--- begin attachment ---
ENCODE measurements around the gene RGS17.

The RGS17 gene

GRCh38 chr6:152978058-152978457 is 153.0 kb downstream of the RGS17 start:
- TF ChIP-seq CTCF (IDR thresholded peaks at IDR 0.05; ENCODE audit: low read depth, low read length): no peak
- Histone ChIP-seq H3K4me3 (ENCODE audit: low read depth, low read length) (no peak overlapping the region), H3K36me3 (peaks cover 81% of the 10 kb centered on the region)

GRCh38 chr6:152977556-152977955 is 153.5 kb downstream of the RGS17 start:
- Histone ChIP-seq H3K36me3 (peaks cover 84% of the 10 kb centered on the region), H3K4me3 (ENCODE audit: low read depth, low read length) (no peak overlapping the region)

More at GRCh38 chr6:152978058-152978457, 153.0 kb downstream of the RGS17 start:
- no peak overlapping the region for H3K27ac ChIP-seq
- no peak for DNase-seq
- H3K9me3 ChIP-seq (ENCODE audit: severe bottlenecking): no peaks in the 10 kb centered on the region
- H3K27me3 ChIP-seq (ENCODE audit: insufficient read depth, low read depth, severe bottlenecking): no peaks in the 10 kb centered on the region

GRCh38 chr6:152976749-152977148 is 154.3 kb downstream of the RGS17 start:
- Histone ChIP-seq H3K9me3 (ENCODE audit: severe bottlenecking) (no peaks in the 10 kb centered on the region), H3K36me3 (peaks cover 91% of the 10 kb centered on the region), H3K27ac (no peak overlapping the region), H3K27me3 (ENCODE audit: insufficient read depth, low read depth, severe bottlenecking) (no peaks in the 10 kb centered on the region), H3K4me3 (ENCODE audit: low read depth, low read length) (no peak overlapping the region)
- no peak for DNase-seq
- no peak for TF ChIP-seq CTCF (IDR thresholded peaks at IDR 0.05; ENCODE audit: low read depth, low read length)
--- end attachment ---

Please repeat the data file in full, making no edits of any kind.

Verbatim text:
ENCODE measurements around the gene RGS17.

The RGS17 gene

GRCh38 chr6:152978058-152978457 is 153.0 kb downstream of the RGS17 start:
- TF ChIP-seq CTCF (IDR thresholded peaks at IDR 0.05; ENCODE audit: low read depth, low read length): no peak
- Histone ChIP-seq H3K4me3 (ENCODE audit: low read depth, low read length) (no peak overlapping the region), H3K36me3 (peaks cover 81% of the 10 kb centered on the region)

GRCh38 chr6:152977556-152977955 is 153.5 kb downstream of the RGS17 start:
- Histone ChIP-seq H3K36me3 (peaks cover 84% of the 10 kb centered on the region), H3K4me3 (ENCODE audit: low read depth, low read length) (no peak overlapping the region)

More at GRCh38 chr6:152978058-152978457, 153.0 kb downstream of the RGS17 start:
- no peak overlapping the region for H3K27ac ChIP-seq
- no peak for DNase-seq
- H3K9me3 ChIP-seq (ENCODE audit: severe bottlenecking): no peaks in the 10 kb centered on the region
- H3K27me3 ChIP-seq (ENCODE audit: insufficient read depth, low read depth, severe bottlenecking): no peaks in the 10 kb centered on the region

GRCh38 chr6:152976749-152977148 is 154.3 kb downstream of the RGS17 start:
- Histone ChIP-seq H3K9me3 (ENCODE audit: severe bottlenecking) (no peaks in the 10 kb centered on the region), H3K36me3 (peaks cover 91% of the 10 kb centered on the region), H3K27ac (no peak overlapping the region), H3K27me3 (ENCODE audit: insufficient read depth, low read depth, severe bottlenecking) (no peaks in the 10 kb centered on the region), H3K4me3 (ENCODE audit: low read depth, low read length) (no peak overlapping the region)
- no peak for DNase-seq
- no peak for TF ChIP-seq CTCF (IDR thresholded peaks at IDR 0.05; ENCODE audit: low read depth, low read length)